Bearheart: The Heirship Chronicles
Bearheart: The Heirship Chronicles is a 1990 novel by Gerald Vizenor; it is a revised version of his 1978 debut novel Darkness in Saint Louis Bearheart. The novel is a part of the Native American Renaissance and is considered one of the first Native American novels to introduce a trickster figure into a contemporary setting, even as he drew on trickster traditions from various Native American tribes, such as Nanabozho (Anishinaabe) and Kachina (Pueblo).
The novel follows the adventures of Proude Cedarfair as he leads a group of mixedbloods on a pilgrimage across a postapocalyptic, postindustrial United States that has run out of gas. This novel demonstrates several of Vizenor's key concepts: his use of trickster figures; his use of mixedblood (or "crossblood") Indian characters in a non-tragic way; his version of magical realism—what he calls "mythic verism"; and his conception of "postindian" identity; and his use of parody, as in the way the novel parodies both Chaucer's The Canterbury Tales and Frederick Jackson Turner's "Frontier Thesis".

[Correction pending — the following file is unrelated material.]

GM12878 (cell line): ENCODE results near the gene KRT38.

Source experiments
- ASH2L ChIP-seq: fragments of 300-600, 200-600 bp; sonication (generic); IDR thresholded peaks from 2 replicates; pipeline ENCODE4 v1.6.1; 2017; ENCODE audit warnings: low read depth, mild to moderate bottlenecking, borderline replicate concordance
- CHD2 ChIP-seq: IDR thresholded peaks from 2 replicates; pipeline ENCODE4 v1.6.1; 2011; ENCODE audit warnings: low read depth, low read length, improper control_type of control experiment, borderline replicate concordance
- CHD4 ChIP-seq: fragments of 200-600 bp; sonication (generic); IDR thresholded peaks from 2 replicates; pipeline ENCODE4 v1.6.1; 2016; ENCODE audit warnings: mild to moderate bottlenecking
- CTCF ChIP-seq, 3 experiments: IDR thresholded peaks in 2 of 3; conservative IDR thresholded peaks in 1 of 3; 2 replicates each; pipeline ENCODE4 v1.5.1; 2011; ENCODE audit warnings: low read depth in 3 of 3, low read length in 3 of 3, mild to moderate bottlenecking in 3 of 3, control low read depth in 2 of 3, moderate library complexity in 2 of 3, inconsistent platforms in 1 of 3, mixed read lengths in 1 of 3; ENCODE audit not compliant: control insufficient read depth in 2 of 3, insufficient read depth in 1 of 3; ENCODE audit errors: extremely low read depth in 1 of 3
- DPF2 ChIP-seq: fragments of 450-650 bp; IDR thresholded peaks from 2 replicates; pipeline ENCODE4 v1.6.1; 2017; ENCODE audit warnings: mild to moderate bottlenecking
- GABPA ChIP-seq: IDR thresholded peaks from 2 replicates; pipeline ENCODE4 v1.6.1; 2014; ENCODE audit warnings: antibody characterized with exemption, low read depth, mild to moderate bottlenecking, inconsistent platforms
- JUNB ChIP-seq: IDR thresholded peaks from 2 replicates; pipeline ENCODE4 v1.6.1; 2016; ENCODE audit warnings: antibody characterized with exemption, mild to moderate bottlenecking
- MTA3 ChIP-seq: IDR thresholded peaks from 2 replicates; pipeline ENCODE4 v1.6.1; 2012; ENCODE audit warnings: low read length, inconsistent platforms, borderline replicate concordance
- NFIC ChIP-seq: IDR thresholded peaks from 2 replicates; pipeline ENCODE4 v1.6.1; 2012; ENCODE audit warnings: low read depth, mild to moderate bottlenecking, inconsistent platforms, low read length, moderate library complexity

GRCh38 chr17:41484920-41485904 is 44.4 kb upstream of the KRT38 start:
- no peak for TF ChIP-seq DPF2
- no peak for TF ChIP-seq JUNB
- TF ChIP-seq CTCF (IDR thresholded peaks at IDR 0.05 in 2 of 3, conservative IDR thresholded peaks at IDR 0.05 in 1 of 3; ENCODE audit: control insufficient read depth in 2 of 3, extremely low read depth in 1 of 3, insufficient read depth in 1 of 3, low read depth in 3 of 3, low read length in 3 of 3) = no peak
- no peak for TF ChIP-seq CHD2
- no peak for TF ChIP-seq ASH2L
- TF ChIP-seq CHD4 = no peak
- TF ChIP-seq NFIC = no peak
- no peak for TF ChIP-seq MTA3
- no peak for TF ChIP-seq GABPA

- "Gerald Vizenor", Encyclopedia of American Indian Literature, by Jennifer McClinton-Temple and Alan R. Velie, Facts on File, 2007, pp.376-378
- "Bearheart: The Heirship Chronicles", Encyclopedia of American Indian Literature, by Jennifer McClinton-Temple and Alan R. Velie, Facts on File, 2007, pp.50-51.
- Mixedblood messages: literature, film, family, place, by Louis Owens, University of Oklahoma Press, 2001, pp.83ff.
|This article relating to the Indigenous peoples of the Americas is a stub. You can help Wikipedia by expanding it.|
|This article about a 1990s novel is a stub. You can help Wikipedia by expanding it.|
See guidelines for writing about novels. Further suggestions might be found on the article's talk page.